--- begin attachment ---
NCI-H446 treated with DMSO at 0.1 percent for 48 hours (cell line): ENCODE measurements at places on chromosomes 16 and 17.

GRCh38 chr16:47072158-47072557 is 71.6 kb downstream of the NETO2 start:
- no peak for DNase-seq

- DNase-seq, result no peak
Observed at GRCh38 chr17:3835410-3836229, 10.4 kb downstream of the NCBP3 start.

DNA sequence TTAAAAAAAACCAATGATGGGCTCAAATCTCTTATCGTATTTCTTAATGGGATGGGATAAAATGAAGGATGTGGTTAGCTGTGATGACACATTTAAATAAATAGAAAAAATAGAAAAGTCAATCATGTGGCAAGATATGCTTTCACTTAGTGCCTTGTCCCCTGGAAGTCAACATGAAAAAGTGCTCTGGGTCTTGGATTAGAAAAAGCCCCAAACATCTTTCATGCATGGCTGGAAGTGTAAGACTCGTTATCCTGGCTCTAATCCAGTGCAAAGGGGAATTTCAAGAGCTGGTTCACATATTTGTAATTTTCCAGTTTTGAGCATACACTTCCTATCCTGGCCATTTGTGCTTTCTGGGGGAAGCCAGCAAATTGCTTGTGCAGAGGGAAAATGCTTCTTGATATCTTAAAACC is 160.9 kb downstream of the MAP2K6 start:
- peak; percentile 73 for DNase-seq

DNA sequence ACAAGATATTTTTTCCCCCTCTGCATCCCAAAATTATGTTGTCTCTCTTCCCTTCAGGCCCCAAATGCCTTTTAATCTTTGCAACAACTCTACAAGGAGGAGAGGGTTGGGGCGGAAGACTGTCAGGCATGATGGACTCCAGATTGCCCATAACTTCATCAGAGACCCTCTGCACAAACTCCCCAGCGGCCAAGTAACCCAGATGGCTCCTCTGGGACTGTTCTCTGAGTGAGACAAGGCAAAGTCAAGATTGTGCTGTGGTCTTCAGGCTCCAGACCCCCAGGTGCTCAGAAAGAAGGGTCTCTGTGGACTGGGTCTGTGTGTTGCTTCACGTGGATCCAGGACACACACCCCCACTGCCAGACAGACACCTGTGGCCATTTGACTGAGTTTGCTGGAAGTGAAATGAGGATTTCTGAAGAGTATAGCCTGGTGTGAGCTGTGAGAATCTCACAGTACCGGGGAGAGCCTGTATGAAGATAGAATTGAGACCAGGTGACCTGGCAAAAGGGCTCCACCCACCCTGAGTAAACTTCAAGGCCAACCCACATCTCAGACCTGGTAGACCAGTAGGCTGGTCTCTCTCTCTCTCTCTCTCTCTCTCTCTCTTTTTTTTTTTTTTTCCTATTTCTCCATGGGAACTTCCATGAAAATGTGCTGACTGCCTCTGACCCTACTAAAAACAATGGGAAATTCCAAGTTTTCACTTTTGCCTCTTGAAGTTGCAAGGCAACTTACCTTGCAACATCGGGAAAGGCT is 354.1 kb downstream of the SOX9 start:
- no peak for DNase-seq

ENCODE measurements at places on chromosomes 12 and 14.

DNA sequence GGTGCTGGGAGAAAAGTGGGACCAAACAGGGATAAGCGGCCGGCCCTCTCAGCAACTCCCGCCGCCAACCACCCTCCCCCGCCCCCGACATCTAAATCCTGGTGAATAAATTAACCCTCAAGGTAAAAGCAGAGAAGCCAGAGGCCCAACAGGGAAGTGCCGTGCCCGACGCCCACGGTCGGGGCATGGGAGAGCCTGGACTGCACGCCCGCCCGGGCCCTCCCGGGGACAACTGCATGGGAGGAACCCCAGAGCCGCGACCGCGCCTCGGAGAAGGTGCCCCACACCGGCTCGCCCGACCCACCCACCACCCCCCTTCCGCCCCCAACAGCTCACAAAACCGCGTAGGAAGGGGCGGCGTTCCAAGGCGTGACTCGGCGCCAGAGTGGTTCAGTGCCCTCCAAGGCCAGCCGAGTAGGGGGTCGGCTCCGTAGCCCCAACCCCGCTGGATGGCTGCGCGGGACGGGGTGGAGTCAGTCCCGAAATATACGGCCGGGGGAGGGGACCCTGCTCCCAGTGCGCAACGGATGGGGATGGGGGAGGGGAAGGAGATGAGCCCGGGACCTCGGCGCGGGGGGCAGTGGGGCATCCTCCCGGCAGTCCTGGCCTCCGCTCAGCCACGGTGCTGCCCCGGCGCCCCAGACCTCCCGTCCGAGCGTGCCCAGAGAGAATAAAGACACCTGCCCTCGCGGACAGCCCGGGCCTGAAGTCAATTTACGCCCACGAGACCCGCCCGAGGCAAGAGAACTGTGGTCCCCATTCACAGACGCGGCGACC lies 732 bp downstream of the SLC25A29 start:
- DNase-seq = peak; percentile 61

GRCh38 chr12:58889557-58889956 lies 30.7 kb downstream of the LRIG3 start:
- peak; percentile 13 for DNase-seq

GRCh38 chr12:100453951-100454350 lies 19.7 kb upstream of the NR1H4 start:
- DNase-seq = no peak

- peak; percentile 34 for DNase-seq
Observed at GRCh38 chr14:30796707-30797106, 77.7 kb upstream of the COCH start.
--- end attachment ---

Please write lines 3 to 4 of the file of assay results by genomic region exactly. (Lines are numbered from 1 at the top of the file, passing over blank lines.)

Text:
- no peak for DNase-seq

- DNase-seq, result no peak